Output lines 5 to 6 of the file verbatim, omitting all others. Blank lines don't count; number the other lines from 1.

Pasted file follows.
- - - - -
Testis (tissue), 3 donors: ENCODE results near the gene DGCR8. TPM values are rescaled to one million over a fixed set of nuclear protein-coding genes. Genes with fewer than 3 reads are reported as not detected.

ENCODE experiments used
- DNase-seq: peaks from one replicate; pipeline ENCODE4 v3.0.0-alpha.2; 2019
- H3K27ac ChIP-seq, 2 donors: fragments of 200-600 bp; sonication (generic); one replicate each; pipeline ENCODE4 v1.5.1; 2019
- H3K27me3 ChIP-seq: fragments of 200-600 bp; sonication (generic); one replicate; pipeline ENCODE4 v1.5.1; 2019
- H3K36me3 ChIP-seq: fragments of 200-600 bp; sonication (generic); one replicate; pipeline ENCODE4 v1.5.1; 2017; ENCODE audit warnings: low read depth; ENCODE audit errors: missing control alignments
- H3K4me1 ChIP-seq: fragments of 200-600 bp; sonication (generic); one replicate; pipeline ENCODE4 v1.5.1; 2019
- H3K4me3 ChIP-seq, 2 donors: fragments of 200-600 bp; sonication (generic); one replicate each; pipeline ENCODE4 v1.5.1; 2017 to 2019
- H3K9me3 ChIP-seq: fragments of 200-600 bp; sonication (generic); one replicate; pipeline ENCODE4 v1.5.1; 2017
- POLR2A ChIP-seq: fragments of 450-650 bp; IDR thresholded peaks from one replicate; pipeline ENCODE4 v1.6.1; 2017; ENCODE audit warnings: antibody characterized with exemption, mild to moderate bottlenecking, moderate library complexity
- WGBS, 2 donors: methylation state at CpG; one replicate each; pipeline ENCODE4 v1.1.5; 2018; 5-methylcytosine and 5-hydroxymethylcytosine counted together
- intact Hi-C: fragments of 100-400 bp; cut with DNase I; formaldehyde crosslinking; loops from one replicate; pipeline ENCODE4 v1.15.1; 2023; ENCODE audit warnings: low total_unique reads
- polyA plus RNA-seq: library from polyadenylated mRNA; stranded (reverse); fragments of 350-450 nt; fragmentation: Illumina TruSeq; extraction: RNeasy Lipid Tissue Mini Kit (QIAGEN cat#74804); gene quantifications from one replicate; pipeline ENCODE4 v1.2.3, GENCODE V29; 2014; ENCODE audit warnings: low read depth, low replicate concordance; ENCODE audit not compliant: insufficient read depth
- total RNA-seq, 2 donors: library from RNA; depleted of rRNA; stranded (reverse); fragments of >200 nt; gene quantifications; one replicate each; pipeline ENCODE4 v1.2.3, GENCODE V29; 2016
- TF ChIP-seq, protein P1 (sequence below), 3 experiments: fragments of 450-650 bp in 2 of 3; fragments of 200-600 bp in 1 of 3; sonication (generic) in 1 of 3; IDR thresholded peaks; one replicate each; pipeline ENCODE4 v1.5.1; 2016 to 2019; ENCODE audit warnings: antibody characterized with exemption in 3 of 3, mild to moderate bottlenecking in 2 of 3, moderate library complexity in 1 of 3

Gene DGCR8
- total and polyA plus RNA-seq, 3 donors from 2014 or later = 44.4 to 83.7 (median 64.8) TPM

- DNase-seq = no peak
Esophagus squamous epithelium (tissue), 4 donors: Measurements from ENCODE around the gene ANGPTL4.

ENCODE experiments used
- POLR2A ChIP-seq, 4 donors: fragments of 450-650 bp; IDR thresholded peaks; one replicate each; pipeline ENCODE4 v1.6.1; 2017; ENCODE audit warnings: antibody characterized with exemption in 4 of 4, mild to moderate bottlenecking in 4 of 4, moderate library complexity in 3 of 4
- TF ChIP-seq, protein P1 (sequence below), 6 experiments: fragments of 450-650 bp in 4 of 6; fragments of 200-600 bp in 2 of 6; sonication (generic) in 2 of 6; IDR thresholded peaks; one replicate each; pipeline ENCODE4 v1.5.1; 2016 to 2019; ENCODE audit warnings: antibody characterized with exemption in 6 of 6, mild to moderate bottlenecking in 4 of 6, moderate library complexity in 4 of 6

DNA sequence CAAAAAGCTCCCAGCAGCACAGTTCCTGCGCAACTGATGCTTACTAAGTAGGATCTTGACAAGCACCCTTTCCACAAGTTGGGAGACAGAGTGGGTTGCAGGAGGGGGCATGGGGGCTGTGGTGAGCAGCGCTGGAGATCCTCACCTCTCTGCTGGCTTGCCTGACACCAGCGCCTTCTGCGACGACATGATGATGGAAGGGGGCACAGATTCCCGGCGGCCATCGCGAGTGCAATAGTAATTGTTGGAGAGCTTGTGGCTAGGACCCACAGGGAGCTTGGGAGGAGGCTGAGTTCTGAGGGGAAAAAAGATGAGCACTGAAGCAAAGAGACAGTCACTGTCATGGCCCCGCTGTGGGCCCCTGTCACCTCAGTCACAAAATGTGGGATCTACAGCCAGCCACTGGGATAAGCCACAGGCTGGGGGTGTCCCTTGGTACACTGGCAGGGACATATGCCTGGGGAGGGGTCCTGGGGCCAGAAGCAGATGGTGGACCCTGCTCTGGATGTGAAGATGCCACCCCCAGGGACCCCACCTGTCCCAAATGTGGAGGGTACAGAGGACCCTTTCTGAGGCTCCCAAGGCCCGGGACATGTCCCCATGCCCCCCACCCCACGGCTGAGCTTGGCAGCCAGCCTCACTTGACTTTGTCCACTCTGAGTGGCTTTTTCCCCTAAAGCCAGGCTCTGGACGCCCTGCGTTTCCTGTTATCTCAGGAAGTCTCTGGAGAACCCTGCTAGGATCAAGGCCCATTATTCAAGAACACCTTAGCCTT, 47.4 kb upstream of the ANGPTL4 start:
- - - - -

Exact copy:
- H3K27me3 ChIP-seq: fragments of 200-600 bp; sonication (generic); one replicate; pipeline ENCODE4 v1.5.1; 2019
- H3K36me3 ChIP-seq: fragments of 200-600 bp; sonication (generic); one replicate; pipeline ENCODE4 v1.5.1; 2017; ENCODE audit warnings: low read depth; ENCODE audit errors: missing control alignments